Lots of people had pre-warned me not to get too excited about the beach at Uchinada, mentions of rubbish being washed up to shore from South Korea so my expectations weren't high however it came as a nice suprise, I didn't see one bit of rubbish. the beach is a really nice clean sandy beach, ok we're not talking Florida white sands and unspoilt beauty of the Cornish coast BUT I could definately see me sunning myself there in the summer. I was told yesterday that they're actually building the shinkansen line right next to the beach which explains the rather ugly bridge that you see on your walk down to the beach, so that may spoil the peace slightly having a bullet train shoot past every hour...hmm. Not until 2014 anyway..

The kite festival is pretty small but there's a great atmosphere; an area with food and drink stalls, a mini stage for live music performances (I only heard a girl singing Enka which gave me a right headache) and of course the stunt kite flying and contests.
We saw a few red arrows type synchronised peformances, I've uploaded a video below. Pretty impressive stuff. You can also see some monster kites there and have a go with these gigantic streamer ribbon sticks.

I didn't really follow the contest mainly as commentary was in Japanese, shame as some of the kite stuntmen looked really hardcore! Enjoyed a great picnic in the (sort of..) sunshine though, great day at Uchinada beach all round.

Monday, May 4, 2009

Heartbreak Bar- Strictly No Boys (apart from owners best mates)

Ladies night? Sick of the sight of Sake and gagging for a good cocktail? Look no further. I absolutely love the Heartbreak bar in Kanazawa. Kari and UGee introduced me to it a few weeks ago and I seriously have dreams about the cocktail owner (whose name I've forgotten) makes up.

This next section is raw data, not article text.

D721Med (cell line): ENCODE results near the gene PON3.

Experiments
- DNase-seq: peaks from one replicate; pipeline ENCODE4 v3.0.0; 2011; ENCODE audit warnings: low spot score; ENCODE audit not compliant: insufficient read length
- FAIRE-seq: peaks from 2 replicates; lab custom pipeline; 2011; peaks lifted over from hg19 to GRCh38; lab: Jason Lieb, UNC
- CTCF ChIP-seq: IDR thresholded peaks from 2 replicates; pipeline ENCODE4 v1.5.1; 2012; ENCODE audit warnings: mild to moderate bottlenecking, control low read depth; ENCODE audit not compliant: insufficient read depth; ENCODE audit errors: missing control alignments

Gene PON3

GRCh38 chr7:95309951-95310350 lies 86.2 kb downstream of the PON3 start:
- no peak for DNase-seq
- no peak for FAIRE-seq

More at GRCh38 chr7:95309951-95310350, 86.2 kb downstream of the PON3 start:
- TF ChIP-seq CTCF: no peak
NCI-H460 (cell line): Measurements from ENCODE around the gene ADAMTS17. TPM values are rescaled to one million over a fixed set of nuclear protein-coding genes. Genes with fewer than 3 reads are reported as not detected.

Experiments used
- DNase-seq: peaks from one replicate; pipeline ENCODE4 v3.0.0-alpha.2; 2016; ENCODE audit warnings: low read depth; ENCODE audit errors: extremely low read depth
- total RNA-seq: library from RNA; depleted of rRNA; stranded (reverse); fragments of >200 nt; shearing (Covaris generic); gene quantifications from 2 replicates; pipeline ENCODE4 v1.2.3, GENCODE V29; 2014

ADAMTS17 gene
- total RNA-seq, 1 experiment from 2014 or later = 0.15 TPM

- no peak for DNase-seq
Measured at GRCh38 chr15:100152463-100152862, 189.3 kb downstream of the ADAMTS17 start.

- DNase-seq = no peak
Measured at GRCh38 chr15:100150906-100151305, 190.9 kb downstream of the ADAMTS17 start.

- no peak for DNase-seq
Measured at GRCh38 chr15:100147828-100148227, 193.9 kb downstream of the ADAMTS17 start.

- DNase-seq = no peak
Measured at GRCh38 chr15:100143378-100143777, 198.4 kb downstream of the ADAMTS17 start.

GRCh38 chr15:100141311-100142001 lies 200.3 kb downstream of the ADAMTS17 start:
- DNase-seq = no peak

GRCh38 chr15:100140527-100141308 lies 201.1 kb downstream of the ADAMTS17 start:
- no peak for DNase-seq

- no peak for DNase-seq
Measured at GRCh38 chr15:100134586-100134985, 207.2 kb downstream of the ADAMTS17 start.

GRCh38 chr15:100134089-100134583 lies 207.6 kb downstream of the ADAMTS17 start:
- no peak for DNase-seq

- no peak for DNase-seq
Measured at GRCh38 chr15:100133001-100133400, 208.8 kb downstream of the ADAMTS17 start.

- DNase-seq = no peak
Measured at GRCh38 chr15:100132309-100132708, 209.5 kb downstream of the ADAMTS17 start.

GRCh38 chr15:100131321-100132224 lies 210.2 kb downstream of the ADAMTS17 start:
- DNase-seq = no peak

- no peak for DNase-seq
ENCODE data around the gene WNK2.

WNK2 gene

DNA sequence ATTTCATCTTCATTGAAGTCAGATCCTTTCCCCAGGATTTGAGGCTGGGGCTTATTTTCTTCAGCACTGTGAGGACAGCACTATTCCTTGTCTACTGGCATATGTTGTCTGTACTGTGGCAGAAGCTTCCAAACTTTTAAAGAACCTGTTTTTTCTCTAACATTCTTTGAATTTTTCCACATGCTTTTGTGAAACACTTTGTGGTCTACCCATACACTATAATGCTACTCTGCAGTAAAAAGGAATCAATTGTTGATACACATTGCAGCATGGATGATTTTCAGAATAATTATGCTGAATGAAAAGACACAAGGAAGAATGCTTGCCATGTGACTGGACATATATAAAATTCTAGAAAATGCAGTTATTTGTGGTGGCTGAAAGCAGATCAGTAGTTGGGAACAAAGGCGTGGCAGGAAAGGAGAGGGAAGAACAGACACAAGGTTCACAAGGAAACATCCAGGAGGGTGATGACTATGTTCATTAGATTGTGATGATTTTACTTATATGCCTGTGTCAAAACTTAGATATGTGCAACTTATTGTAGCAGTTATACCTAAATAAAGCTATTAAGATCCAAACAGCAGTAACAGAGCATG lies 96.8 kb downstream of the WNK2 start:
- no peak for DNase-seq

OK firstly, the "rule" is no boys (tee hee) We're not sure of the origins, he's not gay and it's certainly not a host bar but boys just aren't allowed. Except for the owner's closest male friends of course which consists of 10 blokes, almost enough to fill the entire bar!

Secondly back to the cocktails. Seriously some of the best I've tasted (although I'm not the cocktail expert) My fave is a vodka based cocktail with a Yuzu (Japanese citrus fruit) jam at the bottom so you end up sucking the yuzu through your straw. Delicious refresher after a big meal I say!

If you're walking past Kohrinbo 109 on the right towards the turquoise Katamatchi bridge, hook an immediate right straight after Kohrinbo. Heartbreak Bar is located just on the corner. Exact location is here

You'll see these posters outside (that owner designed himself- hes a former graphic artist....) and you'll need to go up one flight of stairs.

Sunday, May 3, 2009

Takenoko (Bamboo Shoot) Picking, Tsubata